All businesses strive for some level of efficiency within their company, whether that means ensuring that owners are not doing everything themselves or using the right technology to streamline processes. The leaner and more efficient your company is, the more likely it is to succeed over the long term.
While efficiency is a good overall goal, defining what that means for your company can be tricky. What is very efficient for one company may not work well at all for another business. Individual companies have to define what operational efficiency means for their unique company, industry, and goals. Once these metrics have been defined, business owners and operators can work toward creating operational efficiency.
The High-Level Overview: What is Operational Efficiency?
At the very basic level, operational efficiency is the relationship between an organization's input and output. Operational efficiency is the goal to produce a high-quality product with as few resources as possible. Operational efficiency generally leads to increasing revenue by cutting down on unnecessary costs.
Distinguishing Between Productivity and Efficiency
Productivity and efficiency are often used interchangeably in business. However, they are very different concepts. Productivity essentially means that you are doing more with the same resources. Efficiency, on the other hand, means doing more or achieving the same level of production with less or fewer resources.
Productivity really focuses on performance. It might mean increasing costs, such as by improving current equipment or asking employees to go through more training. Although there is some "upfront" investment, the cost is justified because the overall output increases.
Efficiency, on the other hand, generally does not make any upgrades. Instead, it focuses on producing at the same (or increased) level, but with fewer resources. The most common example is in the manufacturing context: producing the same amount of product with fewer machines.
The Importance of Focusing on Efficiency First
It can be tempting to try to focus your efforts on both productivity and efficiency at the same time. After all, they can both lead to increased revenues and a more attractive bottom line. However, if you want to improve the overall performance of your company, focusing on efficiency first will be a better use of your time and resources.
By creating as much as you can with the resources you have, you create an optimally efficient environment that can be improved upon later. Going extremely lean first will help you use resources effectively. Then, you can increase productivity by building upon an already highly efficient operation.
Start by Creating a Baseline of Operations
Your baseline of operations includes all of the functions that must be in place for your company to run. This requires an in-depth understanding of what each department does and how it contributes to the overall goals and functions of the company. In smaller businesses, the roles of each department may overlap quite a bit.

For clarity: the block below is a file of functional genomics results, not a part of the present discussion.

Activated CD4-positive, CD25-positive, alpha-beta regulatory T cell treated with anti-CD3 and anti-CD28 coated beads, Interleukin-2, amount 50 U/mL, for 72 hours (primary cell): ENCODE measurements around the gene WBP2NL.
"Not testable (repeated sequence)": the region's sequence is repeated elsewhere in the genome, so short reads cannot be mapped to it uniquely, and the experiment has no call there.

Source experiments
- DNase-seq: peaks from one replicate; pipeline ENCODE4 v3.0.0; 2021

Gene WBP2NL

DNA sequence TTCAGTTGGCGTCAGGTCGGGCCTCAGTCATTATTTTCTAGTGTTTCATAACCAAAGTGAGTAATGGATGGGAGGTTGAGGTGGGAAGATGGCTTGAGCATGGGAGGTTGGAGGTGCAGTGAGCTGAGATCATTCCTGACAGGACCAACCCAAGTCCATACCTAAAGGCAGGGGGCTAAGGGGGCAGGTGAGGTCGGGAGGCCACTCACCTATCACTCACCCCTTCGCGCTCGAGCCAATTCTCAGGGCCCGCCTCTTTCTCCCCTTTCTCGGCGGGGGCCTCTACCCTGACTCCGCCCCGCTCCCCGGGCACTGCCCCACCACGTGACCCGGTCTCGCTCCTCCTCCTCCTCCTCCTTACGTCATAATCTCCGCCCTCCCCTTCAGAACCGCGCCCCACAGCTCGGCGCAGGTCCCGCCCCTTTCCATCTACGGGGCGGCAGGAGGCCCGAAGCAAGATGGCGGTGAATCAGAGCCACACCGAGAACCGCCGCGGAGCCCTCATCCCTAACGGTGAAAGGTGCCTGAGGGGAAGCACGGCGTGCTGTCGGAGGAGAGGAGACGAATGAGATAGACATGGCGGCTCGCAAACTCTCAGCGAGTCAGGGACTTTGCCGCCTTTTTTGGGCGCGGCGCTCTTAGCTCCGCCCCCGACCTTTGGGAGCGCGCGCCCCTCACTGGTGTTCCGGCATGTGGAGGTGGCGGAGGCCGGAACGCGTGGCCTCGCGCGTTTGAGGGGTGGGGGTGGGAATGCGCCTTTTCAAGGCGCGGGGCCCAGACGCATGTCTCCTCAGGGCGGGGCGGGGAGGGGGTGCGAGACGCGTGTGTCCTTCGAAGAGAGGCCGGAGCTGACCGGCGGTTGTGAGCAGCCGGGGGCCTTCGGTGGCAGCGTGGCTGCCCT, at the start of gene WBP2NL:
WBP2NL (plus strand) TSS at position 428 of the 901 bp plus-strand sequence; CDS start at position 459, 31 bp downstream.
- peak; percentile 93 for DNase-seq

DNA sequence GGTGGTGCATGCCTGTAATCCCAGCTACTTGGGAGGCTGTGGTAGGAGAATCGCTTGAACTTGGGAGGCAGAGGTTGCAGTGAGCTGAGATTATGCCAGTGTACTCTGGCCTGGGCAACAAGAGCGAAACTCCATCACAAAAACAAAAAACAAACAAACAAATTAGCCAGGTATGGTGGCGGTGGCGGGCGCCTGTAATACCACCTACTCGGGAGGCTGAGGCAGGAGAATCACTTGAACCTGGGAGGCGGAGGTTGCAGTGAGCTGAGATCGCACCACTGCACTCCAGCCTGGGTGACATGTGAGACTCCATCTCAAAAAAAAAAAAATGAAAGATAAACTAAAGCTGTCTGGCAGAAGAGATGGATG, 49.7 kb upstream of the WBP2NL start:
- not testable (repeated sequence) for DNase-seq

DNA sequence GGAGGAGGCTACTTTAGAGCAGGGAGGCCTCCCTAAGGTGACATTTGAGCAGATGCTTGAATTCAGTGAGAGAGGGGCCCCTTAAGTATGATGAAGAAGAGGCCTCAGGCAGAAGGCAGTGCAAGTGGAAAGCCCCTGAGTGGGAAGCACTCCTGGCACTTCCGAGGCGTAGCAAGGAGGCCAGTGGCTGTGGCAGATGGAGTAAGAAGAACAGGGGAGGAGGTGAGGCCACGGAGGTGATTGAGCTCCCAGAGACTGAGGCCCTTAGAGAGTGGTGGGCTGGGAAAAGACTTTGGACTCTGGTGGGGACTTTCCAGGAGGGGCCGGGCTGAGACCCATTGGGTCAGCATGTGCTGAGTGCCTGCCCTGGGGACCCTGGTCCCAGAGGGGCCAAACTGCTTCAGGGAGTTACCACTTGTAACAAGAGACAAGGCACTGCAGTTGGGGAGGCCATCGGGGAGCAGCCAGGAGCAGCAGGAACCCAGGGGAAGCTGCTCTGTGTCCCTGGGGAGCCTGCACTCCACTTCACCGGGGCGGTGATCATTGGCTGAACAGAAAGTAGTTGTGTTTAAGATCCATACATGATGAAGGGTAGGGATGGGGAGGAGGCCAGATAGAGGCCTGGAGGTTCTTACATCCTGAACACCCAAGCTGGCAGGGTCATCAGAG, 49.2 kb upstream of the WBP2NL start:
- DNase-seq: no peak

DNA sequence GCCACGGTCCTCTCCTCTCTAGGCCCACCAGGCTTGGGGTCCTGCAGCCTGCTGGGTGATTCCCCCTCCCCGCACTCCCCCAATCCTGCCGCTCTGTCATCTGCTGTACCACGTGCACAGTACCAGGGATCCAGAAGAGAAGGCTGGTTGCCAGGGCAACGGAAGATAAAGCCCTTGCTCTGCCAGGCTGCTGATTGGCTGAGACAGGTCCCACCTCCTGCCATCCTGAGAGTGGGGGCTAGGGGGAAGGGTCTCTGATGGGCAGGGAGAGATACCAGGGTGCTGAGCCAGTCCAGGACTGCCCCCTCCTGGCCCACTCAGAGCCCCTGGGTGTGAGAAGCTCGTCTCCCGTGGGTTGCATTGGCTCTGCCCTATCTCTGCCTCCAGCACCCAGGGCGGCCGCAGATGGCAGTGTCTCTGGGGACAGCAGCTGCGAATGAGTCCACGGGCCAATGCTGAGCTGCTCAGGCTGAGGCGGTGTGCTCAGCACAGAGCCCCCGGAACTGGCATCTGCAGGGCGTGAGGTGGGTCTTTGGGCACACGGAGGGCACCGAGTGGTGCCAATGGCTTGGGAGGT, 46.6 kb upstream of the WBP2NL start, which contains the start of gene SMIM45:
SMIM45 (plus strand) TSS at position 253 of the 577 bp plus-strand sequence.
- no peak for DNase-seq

Creating the baseline of operations requires an understanding of:
- The purpose of each department (or person)
- Responsibilities of each department
- Steps that each person or department must carry out to fulfill their role within the company
Once you have this high-level overview of understanding, you can move on to actually calculating efficiencies.
Creating Metrics to Measure Efficiencies
All of the understanding of operations and cost-cutting in the world cannot do any good if companies do not have a meaningful way to measure relative efficiencies. This step is necessary to have the means to evaluate efficiency. Without some type of metric to assess efficiency, you cannot tell whether improvements are actually being made or measure the overall health of an organization.
To start, you must decide which input and output measures are the most relevant for your company. Every industry and individual company are different, and many efficiency measures will not make sense across more than one industry.
Key performance indicators might include things like:
- Cost of goods sold
- Hours necessary for production
- Average transaction values
- Overtime or labor hours generally
- Transportation costs for products
- Gross margins on investments
- Conversion rates
- Cost of raw materials or producing specific component parts
- Foot traffic and digital traffic
- Inventory turnover
Reviewing metrics from other comparable companies might be a helpful starting point. Review annual reports or quarterly updates to shareholders of companies in the same industry. Determine what they see as performance indicators and what kind of measurement they think is good or bad. There are also many resources available that provide industry-wide averages for various indicators that might be helpful for your company as well.